MU: The narrator says it is like nothing else in his life up to now; how he doesn’t feel like he’s inside anything. It’s really something. ----- My reading of the narrator's experience: He finally lets go of his self-preoccupation and crusty cynicism and has a direct experience of that other side of life, the one beyond ego, beyond judgements, beyond all categories, life as boundless awareness. In Zen, this is called Satori but for right now on his hands and knees on the living room carpet, it has no name and it needs no name.

Black Painting No. 34, 1964 by American Artist, Ad Reinhardt ( )
  Glenn_Russell | Nov 13, 2018 |
“In those olden days, when they built cathedrals, men wanted to be close to God”

This collection of twelve stories, might be my favorite of Carver's work. He writes very well about ordinary lives but favors the messiness of life. Alcohol abuse, infidelities and heartache. The opening story, "Feathers" prominently features a peacock. A homage to O' Connor, perhaps? And the title story, which wraps up the collection, is a stunning look at blindness and religion. A knockout. ( )
  msf59 | Jun 24, 2018 |
Showing 1-5 of 75 (next | show all)
The Cathedral is a story of how a man, known as the narrator, overcomes his predisposition towards a culture that is unknown to him. From the beginning, the narrator does not like Robert, and he really has no reason for it. He has his stereotypes that he sticks to in the beginning, until Robert starts to prove many of them false. It is apparent that the narrator is very big on appearance, and this is shown through his fascination that a blind man had a beard. Later in the story, the narrator also points out that Robert did not wear sunglasses or use a cane. The narrator thought about how pitiful Roberts wife was, and how awful their relationship must have been because she would never receive a compliment based on her looks by her loved one. This shows what type of a husband he is, and what he values in his marriage. The narrator doesn't seem to have many friends, and his wife even points this out, and he seems to drink and smoke a lot. Although he can see, in comparison, he seems like the blind one. Although Robert is physically blind, he is a real jack of trades. He hasn't let his blindness get in the way of his happiness and it just goes to show that you can be blind, and still truly see. The narrator begins to understand this at the end of the story when he draws the cathedral with Robert and begins to bridge the gap between himself and true understanding.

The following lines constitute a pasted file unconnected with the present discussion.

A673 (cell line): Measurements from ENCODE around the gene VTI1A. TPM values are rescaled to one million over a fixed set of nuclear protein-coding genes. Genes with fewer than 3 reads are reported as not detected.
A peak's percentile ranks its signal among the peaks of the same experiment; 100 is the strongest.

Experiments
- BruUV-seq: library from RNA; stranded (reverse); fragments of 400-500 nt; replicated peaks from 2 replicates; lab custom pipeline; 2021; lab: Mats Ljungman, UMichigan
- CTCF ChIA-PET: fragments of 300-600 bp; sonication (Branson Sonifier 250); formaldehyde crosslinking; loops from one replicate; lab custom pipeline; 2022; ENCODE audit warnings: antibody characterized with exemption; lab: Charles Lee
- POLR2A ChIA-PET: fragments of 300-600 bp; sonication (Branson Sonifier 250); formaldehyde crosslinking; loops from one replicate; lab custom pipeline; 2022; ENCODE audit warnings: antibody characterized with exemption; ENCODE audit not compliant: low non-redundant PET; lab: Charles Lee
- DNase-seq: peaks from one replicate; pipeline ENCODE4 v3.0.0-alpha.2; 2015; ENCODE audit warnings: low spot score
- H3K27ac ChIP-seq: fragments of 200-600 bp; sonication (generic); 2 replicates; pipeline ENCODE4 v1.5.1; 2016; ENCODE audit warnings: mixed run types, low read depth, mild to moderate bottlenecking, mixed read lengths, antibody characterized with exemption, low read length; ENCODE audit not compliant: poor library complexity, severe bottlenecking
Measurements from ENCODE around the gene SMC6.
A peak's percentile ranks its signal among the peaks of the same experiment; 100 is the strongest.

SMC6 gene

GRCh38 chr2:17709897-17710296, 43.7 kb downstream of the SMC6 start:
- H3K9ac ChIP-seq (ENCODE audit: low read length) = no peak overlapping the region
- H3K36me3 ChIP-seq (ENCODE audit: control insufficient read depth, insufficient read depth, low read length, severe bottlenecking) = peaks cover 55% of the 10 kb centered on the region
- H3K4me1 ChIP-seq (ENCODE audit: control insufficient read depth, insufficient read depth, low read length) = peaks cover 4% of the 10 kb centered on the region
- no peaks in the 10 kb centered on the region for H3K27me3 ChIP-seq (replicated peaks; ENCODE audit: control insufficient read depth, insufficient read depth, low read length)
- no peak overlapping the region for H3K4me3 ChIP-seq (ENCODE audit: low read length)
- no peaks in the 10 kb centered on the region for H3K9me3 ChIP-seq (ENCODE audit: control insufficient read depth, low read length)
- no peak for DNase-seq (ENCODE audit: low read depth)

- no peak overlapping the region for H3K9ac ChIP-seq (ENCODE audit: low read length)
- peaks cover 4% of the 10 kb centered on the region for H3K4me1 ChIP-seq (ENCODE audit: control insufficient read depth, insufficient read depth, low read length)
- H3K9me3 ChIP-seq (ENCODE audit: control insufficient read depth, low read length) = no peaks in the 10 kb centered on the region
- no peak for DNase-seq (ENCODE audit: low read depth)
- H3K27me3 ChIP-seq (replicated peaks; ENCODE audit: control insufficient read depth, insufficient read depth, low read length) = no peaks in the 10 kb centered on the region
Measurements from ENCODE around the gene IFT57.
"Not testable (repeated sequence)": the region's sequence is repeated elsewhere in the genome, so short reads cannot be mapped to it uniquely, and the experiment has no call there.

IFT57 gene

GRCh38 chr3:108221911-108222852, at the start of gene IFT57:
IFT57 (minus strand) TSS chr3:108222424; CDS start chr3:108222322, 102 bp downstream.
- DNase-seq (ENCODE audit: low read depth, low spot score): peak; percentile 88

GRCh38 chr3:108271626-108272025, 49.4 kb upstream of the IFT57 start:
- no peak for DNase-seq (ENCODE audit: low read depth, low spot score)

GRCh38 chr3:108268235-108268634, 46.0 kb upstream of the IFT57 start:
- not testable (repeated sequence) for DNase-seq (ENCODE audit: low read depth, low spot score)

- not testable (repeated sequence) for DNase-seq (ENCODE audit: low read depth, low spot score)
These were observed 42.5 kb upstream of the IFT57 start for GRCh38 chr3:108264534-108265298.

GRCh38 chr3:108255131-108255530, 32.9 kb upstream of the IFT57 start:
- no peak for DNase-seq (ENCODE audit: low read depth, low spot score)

added by smyth104 | editSchool
 

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Raymond Carverprimary authorall editionscalculated
Duranti, RiccardoTranslatorsecondary authorsome editionsconfirmed
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For Tess Gallagher
For Tess Gallagher and in memory of John Gardner
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This friend of mine from work, Bud, he asked Fran and me to supper.
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(Click to show. Warning: May contain spoilers.)
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Contains: Feathers -- Chef's house -- Preservation -- The compartment -- A small, good thing -- Vitamins -- Careful -- Where I'm calling from -- The train -- Fever -- The bridle -- Cathedral.
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Amazon.com Amazon.com Review (ISBN 0679723692, Paperback)

It was morning in America when Raymond Carver's Cathedral came out in 1983, but the characters in this dry collection of short stories from the forgotten corners of land of opportunity didn't receive much sunlight. Nothing much happens to the subjects of Carver's fiction, which is precisely why they are so harrowing: nothingness is a daunting presence to overcome. And rarely do they prevail, but the loneliness and quiet struggle the characters endure provide fertile ground for literary triumph, particularly in the hands of Carver, who was perhaps in his best form with this effort.

(retrieved from Amazon Thu, 12 Mar 2015 18:18:12 -0400)

(see all 5 descriptions)

Collection of short stories in which nothing much happens to the subjects of Carver's fiction, which is precisely why they are so harrowing: nothingness is a daunting presence to overcome. And rarely do they prevail, but the loneliness and quiet struggle the characters endure provide fertile ground for literary triumph.… (more)

(summary from another edition)